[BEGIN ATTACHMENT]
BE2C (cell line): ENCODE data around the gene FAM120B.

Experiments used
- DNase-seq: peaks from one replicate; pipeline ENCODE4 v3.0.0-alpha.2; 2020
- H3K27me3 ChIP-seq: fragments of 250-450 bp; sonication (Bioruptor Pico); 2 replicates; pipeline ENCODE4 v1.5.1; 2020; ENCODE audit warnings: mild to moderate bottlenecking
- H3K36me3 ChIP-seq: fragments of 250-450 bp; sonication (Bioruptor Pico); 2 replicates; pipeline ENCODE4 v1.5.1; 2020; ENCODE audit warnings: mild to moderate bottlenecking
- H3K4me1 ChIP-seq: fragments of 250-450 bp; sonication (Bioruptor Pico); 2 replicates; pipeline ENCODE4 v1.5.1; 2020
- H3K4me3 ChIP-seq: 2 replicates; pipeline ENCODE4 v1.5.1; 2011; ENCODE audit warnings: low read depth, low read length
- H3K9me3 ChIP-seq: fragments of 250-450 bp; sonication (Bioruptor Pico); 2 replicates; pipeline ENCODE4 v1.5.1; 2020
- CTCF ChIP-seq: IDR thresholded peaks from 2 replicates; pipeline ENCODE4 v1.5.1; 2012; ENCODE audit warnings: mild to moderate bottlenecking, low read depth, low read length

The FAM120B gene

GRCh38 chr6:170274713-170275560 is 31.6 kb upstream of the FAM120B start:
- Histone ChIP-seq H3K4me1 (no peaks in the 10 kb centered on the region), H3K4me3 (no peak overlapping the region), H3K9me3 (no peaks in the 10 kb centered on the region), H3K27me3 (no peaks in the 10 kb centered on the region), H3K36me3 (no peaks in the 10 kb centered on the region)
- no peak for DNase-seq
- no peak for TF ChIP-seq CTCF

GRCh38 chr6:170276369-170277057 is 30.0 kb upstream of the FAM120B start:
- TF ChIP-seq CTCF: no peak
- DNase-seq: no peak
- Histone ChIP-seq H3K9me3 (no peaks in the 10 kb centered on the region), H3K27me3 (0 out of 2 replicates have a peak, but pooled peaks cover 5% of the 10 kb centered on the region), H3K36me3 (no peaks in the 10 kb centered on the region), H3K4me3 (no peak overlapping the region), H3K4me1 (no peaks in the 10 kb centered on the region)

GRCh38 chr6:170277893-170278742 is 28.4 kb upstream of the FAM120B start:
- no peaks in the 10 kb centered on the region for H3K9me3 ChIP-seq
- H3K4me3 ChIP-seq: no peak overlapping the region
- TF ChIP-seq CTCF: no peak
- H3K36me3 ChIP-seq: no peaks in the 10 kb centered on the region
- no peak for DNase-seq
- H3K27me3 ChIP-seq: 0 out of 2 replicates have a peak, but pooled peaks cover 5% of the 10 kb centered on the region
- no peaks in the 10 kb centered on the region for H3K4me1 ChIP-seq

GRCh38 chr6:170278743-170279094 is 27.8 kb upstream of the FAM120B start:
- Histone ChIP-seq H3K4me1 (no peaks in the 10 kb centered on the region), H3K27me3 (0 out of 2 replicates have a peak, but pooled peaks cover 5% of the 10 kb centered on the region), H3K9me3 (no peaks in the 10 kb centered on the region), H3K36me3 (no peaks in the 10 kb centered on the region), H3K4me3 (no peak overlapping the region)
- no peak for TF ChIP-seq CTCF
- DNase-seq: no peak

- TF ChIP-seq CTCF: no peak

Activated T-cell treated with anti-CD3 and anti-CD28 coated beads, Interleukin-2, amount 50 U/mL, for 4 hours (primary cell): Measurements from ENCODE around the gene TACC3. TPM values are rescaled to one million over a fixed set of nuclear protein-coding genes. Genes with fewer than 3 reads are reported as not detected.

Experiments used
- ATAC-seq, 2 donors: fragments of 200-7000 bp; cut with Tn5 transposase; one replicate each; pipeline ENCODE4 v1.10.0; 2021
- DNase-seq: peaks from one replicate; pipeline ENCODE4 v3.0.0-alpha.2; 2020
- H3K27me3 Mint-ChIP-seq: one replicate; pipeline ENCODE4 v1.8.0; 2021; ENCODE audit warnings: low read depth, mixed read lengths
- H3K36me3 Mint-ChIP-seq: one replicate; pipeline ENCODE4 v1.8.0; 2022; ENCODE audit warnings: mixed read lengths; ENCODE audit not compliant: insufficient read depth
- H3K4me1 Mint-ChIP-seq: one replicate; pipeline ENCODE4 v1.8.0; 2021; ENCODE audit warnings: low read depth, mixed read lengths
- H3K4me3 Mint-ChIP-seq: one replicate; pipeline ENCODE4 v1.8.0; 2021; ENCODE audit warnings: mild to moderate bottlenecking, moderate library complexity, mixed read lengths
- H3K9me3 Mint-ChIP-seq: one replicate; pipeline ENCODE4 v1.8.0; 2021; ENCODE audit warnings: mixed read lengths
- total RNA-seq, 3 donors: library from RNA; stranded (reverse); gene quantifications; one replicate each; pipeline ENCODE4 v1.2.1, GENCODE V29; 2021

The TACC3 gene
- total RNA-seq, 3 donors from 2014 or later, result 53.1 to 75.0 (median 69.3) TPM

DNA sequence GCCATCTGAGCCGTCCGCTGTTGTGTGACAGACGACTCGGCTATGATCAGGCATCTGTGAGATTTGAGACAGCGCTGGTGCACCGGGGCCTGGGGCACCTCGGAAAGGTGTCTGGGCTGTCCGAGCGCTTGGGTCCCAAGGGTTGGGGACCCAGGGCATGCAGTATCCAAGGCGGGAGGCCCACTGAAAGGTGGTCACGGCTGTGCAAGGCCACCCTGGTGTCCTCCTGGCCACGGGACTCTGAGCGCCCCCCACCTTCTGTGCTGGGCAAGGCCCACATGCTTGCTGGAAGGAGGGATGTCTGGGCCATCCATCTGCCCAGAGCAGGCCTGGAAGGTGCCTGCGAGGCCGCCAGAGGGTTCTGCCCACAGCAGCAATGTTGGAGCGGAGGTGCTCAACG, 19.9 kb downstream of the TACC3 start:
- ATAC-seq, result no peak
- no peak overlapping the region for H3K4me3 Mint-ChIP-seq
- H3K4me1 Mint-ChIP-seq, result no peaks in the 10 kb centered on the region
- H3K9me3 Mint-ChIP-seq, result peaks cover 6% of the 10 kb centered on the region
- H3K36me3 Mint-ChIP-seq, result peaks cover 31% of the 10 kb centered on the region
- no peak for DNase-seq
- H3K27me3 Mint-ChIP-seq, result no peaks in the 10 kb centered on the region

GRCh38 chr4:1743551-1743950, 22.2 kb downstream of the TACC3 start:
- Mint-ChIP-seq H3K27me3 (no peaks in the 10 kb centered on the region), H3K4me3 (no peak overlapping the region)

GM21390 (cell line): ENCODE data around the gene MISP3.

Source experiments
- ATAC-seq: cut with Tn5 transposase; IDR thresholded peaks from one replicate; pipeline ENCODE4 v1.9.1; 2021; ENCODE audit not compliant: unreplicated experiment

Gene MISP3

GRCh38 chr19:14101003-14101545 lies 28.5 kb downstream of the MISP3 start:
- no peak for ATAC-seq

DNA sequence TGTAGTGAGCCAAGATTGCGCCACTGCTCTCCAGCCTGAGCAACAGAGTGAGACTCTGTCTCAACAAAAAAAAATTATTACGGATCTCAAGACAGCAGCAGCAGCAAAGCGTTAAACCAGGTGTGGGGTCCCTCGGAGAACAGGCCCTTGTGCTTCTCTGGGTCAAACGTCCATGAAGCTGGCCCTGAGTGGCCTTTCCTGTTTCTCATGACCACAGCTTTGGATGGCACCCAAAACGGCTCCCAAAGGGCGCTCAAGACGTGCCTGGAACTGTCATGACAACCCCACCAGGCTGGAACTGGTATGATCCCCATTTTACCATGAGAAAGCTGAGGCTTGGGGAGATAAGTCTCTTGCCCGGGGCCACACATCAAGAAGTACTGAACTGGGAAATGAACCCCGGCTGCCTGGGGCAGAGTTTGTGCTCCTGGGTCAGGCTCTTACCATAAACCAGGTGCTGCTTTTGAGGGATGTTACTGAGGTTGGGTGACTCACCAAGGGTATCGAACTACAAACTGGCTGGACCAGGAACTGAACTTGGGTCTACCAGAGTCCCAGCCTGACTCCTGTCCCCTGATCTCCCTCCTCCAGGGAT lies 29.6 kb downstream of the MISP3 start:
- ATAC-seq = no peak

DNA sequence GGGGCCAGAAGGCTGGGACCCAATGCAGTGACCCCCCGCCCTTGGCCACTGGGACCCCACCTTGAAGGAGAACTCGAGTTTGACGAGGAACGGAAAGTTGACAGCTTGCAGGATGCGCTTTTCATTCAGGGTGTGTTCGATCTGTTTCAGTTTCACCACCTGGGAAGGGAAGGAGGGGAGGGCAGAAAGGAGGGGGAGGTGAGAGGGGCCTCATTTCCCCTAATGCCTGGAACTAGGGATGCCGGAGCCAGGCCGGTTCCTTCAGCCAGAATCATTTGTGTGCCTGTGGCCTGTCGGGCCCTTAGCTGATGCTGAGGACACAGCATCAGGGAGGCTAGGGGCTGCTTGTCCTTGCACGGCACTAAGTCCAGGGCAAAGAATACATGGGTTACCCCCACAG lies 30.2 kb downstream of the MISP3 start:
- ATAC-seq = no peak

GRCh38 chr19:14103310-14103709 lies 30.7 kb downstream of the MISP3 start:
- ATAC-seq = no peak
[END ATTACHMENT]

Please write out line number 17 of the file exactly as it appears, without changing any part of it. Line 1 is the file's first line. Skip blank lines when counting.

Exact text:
- DNase-seq: no peak